Here at Distil Networks, we do four things exceedingly well: coding, designing, arguing, and boozing. Back before insanity struck us and we founded our company, we used to engage in two of these four activities on a pretty regular basis. In between vodka tonics and under the tyranny of blasting glow stick (unce unce unce) music at a generic San Francisco lounge, our CEO Rami Essaid and I entered into a contest of opinions escalating to near gladiatorial proportions of hand-waving and hyperbole trying to figure out if big companies would feel comfortable moving their traffic through a third party security service.
Our core premise was simple: Would large enterprises ever trust their data to cloud security providers? I don’t remember who won the argument (or anything else from that night, actually) but that hesitation of large enterprises committing to cloud infrastructure built and maintained by another company is a fact of life we deal with daily at Distil Networks. We have a product that they want, but should they trust us with their data? We say “absolutely!” They say “weeellllll…”
Over the past year and a half we’ve seen some very high profile distributed cloud failures that have led to extended down times for customers and embarrassing headlines for companies. Our team, as well, has had issues in the past that have either taken out our internal tools or caused our customers discomfort. Maybe even severe discomfort. At the scale that most cloud companies operate, when things go bad they tend to go spectacularly bad.
Despite these risks, I can’t help but believe that we’re on the fast track to a future where hardware will just be generic interconnected parts serving as hosts to diversify shared platforms (and judging by some predictions, I may be on the path to being prophetic). Virtual servers, routers, and load balancers that can be brought online instantly and purely on-demand allow businesses to focus on their core products and grow naturally without being hampered by technological logistics. Why then, spend hours configuring firewalls and caching layers when someone else has done that work for you?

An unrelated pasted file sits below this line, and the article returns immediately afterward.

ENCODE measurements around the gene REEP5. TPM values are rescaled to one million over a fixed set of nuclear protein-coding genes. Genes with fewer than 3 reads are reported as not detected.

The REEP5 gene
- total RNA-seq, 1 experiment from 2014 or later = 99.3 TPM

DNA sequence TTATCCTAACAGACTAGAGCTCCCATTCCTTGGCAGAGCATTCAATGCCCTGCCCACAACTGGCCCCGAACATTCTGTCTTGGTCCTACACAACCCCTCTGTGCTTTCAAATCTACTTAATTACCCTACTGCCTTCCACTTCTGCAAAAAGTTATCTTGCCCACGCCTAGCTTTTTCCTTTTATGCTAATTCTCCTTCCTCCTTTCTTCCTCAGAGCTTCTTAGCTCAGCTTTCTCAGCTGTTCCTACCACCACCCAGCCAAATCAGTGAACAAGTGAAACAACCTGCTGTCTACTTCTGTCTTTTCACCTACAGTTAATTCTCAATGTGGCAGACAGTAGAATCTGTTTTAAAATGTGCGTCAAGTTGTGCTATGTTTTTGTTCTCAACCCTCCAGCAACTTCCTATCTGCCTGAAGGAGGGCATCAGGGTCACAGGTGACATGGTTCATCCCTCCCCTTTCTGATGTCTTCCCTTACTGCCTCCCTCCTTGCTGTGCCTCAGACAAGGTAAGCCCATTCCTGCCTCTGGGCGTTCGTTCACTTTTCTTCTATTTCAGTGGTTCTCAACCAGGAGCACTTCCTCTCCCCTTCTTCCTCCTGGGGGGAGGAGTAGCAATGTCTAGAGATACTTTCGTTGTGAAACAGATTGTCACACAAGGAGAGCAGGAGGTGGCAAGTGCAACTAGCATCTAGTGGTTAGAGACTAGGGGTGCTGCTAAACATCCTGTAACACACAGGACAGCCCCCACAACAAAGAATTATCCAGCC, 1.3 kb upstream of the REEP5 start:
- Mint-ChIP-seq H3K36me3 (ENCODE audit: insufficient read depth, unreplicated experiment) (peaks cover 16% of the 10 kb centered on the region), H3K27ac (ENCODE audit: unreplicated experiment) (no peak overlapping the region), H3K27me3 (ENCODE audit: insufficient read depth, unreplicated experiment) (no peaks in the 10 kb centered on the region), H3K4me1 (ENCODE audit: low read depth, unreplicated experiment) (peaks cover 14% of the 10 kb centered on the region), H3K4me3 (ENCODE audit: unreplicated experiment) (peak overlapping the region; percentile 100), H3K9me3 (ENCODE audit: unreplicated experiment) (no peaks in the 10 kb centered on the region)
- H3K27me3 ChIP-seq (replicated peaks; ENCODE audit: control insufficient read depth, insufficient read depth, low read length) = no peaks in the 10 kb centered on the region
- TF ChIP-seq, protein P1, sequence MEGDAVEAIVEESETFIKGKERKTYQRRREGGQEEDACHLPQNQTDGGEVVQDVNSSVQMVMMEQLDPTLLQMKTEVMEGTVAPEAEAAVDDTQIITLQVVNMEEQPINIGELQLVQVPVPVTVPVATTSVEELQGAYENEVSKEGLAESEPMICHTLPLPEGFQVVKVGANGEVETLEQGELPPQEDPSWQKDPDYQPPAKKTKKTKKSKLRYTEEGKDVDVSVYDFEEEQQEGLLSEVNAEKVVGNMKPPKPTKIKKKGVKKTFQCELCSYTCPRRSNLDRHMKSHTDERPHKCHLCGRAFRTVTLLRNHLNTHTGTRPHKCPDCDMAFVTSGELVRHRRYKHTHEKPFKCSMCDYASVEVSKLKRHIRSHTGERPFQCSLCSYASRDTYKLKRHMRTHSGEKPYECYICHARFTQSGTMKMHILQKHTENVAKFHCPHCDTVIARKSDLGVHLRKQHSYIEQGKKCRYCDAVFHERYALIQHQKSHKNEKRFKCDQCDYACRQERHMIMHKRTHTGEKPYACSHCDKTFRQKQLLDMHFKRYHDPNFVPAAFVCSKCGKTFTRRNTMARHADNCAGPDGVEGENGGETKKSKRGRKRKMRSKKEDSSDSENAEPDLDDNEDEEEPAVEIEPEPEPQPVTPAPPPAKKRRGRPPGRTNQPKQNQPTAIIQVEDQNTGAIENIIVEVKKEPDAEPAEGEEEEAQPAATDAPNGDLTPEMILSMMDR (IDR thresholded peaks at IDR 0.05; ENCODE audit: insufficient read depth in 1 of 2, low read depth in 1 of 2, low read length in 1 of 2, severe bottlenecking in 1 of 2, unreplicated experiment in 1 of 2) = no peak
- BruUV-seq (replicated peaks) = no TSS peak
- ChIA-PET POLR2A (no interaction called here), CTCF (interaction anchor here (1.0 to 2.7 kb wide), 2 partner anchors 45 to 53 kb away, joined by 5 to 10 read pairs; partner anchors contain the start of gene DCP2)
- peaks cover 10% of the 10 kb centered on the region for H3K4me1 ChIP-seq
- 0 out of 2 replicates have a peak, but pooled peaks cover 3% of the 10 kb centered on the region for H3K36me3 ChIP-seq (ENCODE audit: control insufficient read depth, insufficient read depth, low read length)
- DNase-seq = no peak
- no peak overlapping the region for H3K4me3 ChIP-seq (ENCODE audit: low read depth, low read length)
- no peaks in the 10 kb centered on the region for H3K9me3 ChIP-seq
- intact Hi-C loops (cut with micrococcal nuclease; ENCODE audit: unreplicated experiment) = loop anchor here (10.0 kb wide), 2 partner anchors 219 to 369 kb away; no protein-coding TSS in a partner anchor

The last question in particular applies to major enterprises now more than ever. Unless your company provides hosting, networking or network security services, you really don’t need to invest vast resources into maintaining all these systems in-house. Network security, for one, is an important aspect of modern businesses that is no longer the core product of nearly all of the companies that need it the most. This leads to damaging situations involving unauthorized access, and direct damage to your brand (and of course, even more bad headlines).
One immediate benefit that all of our customers see when they switch to Distil’s bot blocking network is actual insight into exactly how many bots are scraping them on a frighteningly regular basis — insight that’s usually followed up with a bit of shock and a lot of anger. While we’re exceedingly good at detecting and blocking bots, the surprise customers have is rooted more from the fact that they didn’t know this was occurring in the first place. Since they weren’t aware it was a problem, they never paid close attention to their server logs or ran asynchronous analytics on connection behavior. Not being aware of a security gap is almost always the reason those gaps are eventually exploited.
Because cloud security companies like Distil Networks have a razor focus on specific areas, we are aware of those gaps. While an hour outage can be extremely costly and embarrassing, a website that gets compromised by a bot attack can lead to private data theft, phishing attacks on your visitors, and malicious code running in your customer’s browser. The protection cloud security providers like Distil offer often saves a greater order of magnitude on the potential damages prevented than the worst previously linked cloud outages could have cost. This makes cloud security a decided no brainer.
About the Author
Engin Akyol, our Co-Founder and CTO, came to Distil Networks from Cisco systems where he had five years of experience providing networking and network testing consulting for core enterprise customers as part of Cisco’s ECATS group. Engin’s responsibilities included creating and executing test plan’s based on customers’ requirements, interacting with developers to provide quick resolution to issues, and providing recommendations for deploying new networking equipment and software.More Content by Engin Akyol